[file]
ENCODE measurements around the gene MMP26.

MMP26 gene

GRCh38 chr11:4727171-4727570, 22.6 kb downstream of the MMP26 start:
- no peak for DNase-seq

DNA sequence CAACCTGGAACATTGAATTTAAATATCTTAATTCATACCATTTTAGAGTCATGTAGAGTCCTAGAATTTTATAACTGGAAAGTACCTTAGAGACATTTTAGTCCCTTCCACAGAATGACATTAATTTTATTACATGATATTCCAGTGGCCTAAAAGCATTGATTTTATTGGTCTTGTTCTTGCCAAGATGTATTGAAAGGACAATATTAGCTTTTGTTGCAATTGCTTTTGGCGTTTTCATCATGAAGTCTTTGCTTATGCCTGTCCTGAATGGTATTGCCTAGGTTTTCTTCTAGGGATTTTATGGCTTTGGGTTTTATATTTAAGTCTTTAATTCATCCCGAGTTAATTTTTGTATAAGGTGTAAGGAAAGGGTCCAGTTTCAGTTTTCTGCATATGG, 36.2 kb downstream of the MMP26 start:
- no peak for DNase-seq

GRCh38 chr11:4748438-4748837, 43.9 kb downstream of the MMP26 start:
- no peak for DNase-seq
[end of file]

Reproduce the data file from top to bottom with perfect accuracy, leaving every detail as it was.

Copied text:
ENCODE measurements around the gene MMP26.

MMP26 gene

GRCh38 chr11:4727171-4727570, 22.6 kb downstream of the MMP26 start:
- no peak for DNase-seq

DNA sequence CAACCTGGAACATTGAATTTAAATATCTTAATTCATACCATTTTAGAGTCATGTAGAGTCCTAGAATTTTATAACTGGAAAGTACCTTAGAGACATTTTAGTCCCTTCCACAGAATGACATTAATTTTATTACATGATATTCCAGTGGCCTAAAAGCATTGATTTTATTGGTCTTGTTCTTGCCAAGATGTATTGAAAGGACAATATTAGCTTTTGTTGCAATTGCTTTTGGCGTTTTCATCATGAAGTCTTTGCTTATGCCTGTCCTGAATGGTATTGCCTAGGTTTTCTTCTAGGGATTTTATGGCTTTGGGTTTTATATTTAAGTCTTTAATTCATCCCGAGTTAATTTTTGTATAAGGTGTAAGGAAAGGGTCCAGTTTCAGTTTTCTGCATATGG, 36.2 kb downstream of the MMP26 start:
- no peak for DNase-seq

GRCh38 chr11:4748438-4748837, 43.9 kb downstream of the MMP26 start:
- no peak for DNase-seq